Minority president


FAIR COMMENT | Alito L. Malinao

Although some 50 individuals have filed their certificates of candidacy for president, there are only five serious contenders from whom the Filipino electorate would choose as to who will lead them in the next six years.

True to her promise, Vice President Leni Robredo filed her COC on the eve of the deadline of filing set by the Commission on Elections. The other contenders for the highest post of the land are Senators Panfilo Lacson and Manny Pacquiao, Manila Mayor Isko Domagoso and former Senator Ferdinand “Bongbong” Marcos.

Barring any last-minute twist in her political career, it seems that Davao City Mayor Sara Duterte-Carpio is now out of the presidential race having insisted that she is no longer interested in a national position and would finish her last term as Davao City mayor. Never mind the last-minute candidacy of Senator Ronald dela Rosa for president. It is nothing but a ploy for Sara’s entry thru substitution. But the President himself had put a stop to this speculation. In his recent interview with Pastor Quiboloy, Duterte said that his daughter is definitely not running.

Since there are six candidates, whoever wins in next May’s election will be a minority president, a repeat of what happened in the election of May 11, l992, the first election under the 1987 Constitution where Fidel V. Ramos won as a minority president.

Despite his being a hero of the l986 EDSA revolution along with Juan Ponce Enrile, Ramos, who ran under his newly formed Lakas-NUCD party won by a small margin, narrowly defeating populist candidate Miriam Defensor-Santiago of the People’s Reform Party. Ramos got the lo-west plurality in Philippine electoral history.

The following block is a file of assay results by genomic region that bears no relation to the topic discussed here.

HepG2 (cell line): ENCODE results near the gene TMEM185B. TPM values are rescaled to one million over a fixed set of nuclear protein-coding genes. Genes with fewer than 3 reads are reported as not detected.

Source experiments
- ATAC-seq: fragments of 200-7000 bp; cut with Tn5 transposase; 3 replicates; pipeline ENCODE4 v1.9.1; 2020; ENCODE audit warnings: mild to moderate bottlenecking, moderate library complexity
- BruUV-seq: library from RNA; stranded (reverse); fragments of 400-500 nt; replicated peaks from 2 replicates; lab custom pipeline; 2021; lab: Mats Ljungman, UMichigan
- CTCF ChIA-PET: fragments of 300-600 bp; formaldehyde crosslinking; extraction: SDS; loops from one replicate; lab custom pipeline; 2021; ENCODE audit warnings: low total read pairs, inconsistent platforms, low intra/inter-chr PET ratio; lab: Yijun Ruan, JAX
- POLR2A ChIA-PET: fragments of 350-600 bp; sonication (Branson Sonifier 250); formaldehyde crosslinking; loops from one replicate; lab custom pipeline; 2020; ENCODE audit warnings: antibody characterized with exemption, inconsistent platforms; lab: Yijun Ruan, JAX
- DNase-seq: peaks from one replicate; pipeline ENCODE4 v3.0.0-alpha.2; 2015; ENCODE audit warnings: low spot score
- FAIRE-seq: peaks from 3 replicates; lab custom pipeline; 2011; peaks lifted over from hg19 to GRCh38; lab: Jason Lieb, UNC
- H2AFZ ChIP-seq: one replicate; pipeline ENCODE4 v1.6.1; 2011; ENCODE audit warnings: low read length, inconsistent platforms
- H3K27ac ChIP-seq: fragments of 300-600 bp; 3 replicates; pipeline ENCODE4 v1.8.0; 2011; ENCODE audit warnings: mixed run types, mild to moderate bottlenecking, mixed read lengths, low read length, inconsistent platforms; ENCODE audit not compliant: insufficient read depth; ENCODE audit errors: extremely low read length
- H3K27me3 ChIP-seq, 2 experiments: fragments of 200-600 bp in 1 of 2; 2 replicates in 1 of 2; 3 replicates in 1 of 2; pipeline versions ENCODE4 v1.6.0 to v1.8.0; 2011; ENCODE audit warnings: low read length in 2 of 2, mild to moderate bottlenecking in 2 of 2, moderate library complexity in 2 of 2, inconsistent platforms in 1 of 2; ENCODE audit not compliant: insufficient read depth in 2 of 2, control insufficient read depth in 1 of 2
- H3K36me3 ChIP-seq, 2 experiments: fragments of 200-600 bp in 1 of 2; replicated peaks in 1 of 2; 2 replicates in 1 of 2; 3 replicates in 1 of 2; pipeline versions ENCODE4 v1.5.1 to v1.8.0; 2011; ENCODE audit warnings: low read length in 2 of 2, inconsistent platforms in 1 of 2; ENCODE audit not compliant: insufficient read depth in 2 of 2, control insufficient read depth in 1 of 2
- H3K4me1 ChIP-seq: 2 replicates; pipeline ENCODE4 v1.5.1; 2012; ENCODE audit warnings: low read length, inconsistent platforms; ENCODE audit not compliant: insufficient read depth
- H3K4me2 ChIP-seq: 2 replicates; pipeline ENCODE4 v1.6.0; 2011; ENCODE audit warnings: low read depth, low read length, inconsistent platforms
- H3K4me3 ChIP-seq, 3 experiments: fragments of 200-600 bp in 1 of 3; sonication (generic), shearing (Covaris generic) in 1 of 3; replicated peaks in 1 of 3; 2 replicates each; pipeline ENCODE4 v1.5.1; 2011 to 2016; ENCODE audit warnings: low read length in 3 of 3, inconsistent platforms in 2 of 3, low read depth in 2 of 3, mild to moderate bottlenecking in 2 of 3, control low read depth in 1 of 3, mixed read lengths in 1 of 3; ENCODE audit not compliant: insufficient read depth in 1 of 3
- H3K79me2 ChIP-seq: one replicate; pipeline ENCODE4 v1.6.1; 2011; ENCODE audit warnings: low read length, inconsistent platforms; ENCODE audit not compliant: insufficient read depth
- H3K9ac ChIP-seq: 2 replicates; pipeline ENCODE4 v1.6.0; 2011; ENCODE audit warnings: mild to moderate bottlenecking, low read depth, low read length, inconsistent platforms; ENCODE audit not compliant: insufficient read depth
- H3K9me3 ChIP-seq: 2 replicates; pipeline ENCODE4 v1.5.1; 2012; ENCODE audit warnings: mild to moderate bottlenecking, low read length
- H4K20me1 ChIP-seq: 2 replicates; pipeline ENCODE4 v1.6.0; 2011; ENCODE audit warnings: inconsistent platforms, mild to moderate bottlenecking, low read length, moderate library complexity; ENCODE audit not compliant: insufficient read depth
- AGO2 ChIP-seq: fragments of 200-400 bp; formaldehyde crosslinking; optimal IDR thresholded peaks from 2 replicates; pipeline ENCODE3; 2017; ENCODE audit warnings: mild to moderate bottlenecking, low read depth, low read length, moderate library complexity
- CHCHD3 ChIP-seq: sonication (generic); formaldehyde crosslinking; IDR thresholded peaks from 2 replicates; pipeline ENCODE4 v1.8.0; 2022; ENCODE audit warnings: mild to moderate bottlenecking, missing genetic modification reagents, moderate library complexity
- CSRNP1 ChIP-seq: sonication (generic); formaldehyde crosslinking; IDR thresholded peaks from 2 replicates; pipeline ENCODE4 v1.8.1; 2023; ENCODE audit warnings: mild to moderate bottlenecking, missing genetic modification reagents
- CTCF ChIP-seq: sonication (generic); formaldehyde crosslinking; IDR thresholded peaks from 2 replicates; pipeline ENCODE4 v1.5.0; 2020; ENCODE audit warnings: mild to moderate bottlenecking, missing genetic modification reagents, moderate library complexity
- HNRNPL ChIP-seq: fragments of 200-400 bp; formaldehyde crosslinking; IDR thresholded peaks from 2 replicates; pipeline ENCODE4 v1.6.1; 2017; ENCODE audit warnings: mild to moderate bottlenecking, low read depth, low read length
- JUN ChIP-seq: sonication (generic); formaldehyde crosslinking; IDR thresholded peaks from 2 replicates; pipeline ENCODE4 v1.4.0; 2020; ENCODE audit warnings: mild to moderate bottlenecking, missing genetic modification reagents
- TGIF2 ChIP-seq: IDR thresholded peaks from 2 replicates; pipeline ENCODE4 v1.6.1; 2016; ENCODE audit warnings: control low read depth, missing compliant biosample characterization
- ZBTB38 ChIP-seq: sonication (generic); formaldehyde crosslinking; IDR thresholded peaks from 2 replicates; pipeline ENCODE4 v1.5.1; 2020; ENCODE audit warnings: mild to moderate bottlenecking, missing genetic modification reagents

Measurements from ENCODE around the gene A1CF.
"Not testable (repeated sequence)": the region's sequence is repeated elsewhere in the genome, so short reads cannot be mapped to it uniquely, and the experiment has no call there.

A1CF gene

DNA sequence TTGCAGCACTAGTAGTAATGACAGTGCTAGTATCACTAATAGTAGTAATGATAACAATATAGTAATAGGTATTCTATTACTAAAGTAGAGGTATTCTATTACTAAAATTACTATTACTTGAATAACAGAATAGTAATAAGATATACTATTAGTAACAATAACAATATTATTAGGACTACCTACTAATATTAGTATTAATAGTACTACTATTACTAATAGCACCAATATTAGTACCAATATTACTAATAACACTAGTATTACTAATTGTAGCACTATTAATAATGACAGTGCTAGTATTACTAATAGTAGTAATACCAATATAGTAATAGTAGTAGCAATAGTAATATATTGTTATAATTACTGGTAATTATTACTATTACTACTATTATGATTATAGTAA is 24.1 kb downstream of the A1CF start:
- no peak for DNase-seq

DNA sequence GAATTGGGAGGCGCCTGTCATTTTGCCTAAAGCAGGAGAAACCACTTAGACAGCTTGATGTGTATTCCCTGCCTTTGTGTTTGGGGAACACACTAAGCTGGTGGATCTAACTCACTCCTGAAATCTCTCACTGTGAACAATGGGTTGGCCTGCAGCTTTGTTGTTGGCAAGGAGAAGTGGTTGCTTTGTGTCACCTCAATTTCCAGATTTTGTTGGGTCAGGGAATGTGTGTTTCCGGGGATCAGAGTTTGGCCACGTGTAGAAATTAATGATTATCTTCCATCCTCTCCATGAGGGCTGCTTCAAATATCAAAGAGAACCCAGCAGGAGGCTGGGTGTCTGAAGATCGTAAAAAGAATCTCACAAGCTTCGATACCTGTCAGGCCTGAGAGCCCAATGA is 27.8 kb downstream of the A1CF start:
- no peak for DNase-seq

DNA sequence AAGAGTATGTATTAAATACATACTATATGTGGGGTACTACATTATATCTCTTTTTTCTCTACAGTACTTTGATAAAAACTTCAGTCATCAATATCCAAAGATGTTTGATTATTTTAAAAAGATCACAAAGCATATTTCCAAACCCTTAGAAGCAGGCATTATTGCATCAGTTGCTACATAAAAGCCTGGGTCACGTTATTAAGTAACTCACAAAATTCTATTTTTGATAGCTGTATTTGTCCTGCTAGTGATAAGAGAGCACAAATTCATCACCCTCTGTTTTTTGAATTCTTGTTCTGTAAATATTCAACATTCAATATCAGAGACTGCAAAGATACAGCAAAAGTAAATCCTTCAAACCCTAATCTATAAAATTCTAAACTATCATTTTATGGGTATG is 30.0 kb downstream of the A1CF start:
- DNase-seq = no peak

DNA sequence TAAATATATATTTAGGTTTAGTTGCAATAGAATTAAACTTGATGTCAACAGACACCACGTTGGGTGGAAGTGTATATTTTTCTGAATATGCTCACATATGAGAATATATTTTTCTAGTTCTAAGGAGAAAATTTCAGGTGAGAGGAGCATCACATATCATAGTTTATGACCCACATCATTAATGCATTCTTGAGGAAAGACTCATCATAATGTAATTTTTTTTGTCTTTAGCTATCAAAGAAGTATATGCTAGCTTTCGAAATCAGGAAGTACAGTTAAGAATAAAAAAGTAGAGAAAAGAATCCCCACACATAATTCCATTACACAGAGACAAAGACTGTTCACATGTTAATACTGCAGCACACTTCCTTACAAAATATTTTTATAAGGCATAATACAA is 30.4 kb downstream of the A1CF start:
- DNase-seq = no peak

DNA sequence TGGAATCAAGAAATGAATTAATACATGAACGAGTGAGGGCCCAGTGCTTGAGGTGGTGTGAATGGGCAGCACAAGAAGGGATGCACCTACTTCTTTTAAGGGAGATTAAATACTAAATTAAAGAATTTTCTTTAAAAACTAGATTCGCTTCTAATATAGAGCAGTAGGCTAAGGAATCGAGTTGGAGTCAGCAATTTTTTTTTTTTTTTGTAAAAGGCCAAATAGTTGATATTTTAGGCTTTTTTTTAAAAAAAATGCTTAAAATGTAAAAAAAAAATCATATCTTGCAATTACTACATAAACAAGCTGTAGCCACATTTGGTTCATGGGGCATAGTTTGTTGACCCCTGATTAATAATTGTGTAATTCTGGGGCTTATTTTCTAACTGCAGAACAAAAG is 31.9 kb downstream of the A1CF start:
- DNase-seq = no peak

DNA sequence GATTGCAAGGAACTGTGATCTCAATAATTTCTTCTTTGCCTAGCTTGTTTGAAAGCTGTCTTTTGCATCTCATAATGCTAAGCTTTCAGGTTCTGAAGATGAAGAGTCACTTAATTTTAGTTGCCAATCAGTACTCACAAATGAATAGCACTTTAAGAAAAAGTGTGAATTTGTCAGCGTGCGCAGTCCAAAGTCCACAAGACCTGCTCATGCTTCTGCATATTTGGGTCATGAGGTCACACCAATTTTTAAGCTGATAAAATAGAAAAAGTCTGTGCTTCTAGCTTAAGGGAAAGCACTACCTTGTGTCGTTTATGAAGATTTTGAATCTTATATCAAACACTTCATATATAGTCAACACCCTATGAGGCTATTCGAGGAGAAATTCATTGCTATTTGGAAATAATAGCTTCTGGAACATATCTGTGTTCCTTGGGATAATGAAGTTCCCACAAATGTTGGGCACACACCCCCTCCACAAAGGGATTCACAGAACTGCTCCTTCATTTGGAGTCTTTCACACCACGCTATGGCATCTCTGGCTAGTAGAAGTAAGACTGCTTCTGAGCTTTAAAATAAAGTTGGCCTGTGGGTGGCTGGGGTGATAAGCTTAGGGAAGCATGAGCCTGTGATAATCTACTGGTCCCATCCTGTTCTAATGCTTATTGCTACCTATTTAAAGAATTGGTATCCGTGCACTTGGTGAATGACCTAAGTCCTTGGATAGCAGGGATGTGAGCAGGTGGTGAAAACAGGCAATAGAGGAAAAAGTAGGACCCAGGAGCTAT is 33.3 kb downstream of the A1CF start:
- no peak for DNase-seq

Santiago, who was then the agrarian reform secretary, led the canvassing of votes for the first five days, but was overtaken by Ramos afterwards. Santiago accused Ramos of fraud and filed an electoral protest citing power outages as evidence, but her protest was eventually dismissed.

In that election, Ramos got only 23 percent of the total votes cast followed by Defensor with 19 percent; Eduardo Cojuangco, 18 percent; Ramon Mitra, 14 percent; Imelda Marcos, 10 percent; and Jovito Salonga, 10 percent.
What happened in l992 could happen in next year’s election.

Family club

While we are a democracy it is terribly disgusting that some families, thinking that they are God’s gift to the nation, would now want to control the Senate.

If they win in the next election (and they will because of their political clout), the composition of the incoming Senate can be likened to a family club. Because former Vice President Jejomar Binay will join his daughter Senator Nancy Binay; former senator Alan Peter Cayetano will join his sister, Senator Pia Cayetano; former DPWH secretary Mark Villar will join his mother, Senator Cynthia Villar. The term of the three senators will end in 2025. And if the Estrada siblings, JV and Jinggoy, win, the two will complete the Senate family club.

I have always said that the Senate should be abolished because it has not done anything except conducting useless and oftentimes open-ended hearings supposedly in aid of legislation but in truth are in aid of the senators’ political ambitions.

Indeed, it is time to do away with the Senate and adopt a unicameral legislature just like what our progressive neighbors in Asia have.

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